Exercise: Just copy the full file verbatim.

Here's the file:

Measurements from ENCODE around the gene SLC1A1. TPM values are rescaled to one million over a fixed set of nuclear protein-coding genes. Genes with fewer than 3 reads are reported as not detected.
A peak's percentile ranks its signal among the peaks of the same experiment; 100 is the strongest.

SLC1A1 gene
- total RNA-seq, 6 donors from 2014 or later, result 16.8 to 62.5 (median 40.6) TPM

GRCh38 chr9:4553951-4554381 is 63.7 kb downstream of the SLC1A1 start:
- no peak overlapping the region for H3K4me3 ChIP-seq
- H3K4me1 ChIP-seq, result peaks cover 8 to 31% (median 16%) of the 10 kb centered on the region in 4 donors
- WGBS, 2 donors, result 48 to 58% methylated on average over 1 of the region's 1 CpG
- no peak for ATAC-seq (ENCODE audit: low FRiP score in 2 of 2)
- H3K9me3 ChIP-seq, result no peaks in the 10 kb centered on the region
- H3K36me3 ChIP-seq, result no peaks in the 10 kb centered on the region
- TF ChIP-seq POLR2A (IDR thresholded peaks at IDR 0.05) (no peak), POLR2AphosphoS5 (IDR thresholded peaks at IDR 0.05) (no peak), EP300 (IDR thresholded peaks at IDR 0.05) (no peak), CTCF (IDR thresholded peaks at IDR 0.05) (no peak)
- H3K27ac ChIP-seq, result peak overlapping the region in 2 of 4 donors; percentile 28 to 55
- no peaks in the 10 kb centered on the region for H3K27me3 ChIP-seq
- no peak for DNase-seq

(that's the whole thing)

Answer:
Measurements from ENCODE around the gene SLC1A1. TPM values are rescaled to one million over a fixed set of nuclear protein-coding genes. Genes with fewer than 3 reads are reported as not detected.
A peak's percentile ranks its signal among the peaks of the same experiment; 100 is the strongest.

SLC1A1 gene
- total RNA-seq, 6 donors from 2014 or later, result 16.8 to 62.5 (median 40.6) TPM

GRCh38 chr9:4553951-4554381 is 63.7 kb downstream of the SLC1A1 start:
- no peak overlapping the region for H3K4me3 ChIP-seq
- H3K4me1 ChIP-seq, result peaks cover 8 to 31% (median 16%) of the 10 kb centered on the region in 4 donors
- WGBS, 2 donors, result 48 to 58% methylated on average over 1 of the region's 1 CpG
- no peak for ATAC-seq (ENCODE audit: low FRiP score in 2 of 2)
- H3K9me3 ChIP-seq, result no peaks in the 10 kb centered on the region
- H3K36me3 ChIP-seq, result no peaks in the 10 kb centered on the region
- TF ChIP-seq POLR2A (IDR thresholded peaks at IDR 0.05) (no peak), POLR2AphosphoS5 (IDR thresholded peaks at IDR 0.05) (no peak), EP300 (IDR thresholded peaks at IDR 0.05) (no peak), CTCF (IDR thresholded peaks at IDR 0.05) (no peak)
- H3K27ac ChIP-seq, result peak overlapping the region in 2 of 4 donors; percentile 28 to 55
- no peaks in the 10 kb centered on the region for H3K27me3 ChIP-seq
- no peak for DNase-seq